Pilots of the United States Navy are logging unidentified flying objects, UFOs, in American airspace several times a month. Now the navy brass are taking their reports seriously.
As first reported by POLITICO, these intrusions have been happening on a regular basis since 2014. Recently, unidentified aircraft have entered military-designated airspace as often as multiple times per month, Joseph Gradisher, spokesman for office of the deputy chief of naval operations for information warfare, told The Washington Post on Wednesday.
Citing safety and security concerns, Gradisher vowed to “investigate each and every report.”
He said, “We want to get to the bottom of this. We need to determine who’s doing it, where it’s coming from and what their intent is. We need to try to find ways to prevent it from happening again.”
Luis Elizondo, a former senior intelligence officer, told The Post that the new Navy guidelines formalized the reporting process, facilitating data-driven analysis while removing the stigma from talking about UFOs, calling it “the single greatest decision the Navy has made in decades.”
Chris Mellon, a former deputy assistant secretary of defense for intelligence and staffer on the Senate Intelligence Committee, was less laudatory.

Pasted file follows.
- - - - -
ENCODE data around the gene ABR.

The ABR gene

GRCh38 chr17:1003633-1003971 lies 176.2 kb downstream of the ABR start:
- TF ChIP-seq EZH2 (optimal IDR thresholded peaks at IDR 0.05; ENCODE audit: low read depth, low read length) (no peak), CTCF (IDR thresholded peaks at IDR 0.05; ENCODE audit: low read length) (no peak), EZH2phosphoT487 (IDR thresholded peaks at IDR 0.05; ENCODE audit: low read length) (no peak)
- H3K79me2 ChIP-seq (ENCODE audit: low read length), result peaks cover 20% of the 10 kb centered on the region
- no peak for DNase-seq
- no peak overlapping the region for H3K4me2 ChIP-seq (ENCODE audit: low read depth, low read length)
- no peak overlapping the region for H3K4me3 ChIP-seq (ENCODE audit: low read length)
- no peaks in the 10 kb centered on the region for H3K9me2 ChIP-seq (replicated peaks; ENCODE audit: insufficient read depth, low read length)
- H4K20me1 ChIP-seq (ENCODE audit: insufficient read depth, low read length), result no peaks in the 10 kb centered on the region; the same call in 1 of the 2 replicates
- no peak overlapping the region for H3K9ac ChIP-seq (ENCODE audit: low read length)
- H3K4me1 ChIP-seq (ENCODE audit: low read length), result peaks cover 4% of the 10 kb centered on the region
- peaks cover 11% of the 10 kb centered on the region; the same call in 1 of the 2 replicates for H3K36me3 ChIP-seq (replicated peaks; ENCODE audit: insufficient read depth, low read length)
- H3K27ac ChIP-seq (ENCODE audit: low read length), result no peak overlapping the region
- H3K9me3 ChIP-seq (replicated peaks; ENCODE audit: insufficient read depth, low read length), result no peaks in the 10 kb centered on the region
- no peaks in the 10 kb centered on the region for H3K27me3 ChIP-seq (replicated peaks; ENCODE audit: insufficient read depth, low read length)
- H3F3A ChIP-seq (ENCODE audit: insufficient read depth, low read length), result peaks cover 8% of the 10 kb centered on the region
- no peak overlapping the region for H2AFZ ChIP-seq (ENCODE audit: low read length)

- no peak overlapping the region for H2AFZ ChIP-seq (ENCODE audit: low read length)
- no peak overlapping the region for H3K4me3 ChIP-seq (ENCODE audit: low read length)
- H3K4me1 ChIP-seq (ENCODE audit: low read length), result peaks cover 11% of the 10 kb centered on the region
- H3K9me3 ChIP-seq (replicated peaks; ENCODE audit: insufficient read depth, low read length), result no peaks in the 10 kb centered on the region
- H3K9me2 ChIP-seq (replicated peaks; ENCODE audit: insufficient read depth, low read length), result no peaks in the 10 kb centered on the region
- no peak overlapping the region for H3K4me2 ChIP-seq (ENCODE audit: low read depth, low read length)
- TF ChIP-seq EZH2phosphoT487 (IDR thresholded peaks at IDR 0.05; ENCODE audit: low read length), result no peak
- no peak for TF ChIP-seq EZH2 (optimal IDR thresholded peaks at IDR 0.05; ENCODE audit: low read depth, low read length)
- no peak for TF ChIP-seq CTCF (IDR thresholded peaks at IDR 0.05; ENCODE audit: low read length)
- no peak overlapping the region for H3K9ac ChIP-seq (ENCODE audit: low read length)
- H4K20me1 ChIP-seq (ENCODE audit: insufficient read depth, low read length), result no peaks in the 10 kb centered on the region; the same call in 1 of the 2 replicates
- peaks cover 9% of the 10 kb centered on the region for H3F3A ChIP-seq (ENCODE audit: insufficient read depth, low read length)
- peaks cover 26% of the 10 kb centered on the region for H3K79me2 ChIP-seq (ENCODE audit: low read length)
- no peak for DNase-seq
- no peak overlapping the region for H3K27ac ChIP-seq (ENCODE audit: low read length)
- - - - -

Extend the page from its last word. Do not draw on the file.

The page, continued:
“I don’t believe in safety through ignorance,” he said, scolding the intelligence community for a lack of “curiosity and courage” and a “failure to react” to a strong pattern of sightings.
In some cases, pilots — many of whom are engineers and academy graduates — claimed to observe small spherical objects flying in formation. Others say they’ve seen white, Tic Tac-shaped vehicles. Aside from drones, all engines rely on burning fuel to generate power, but these vehicles all had no air intake, no wind and no exhaust.
Elizondo, who ran the AATIP, [Advanced Aerospace Threat Identification Program], said the newly drafted guidelines were a culmination of many things, most notably that the Navy had enough credible evidence — including eyewitness accounts and corroborating radar information — to “know this is occurring.”
“If I came to you and said, ‘There are these things that can fly over our country with impunity, defying the laws of physics, and within moments could deploy a nuclear device at will,’ that would be a matter of national security,” Elizondo said.
With the number of U.S. military personnel in the Air Force and Navy who described the same observations, the noise level could not be ignored.
“This type of activity is very alarming,” Elizondo said, “and people are recognizing there are things in our aerospace that lie beyond our understanding.”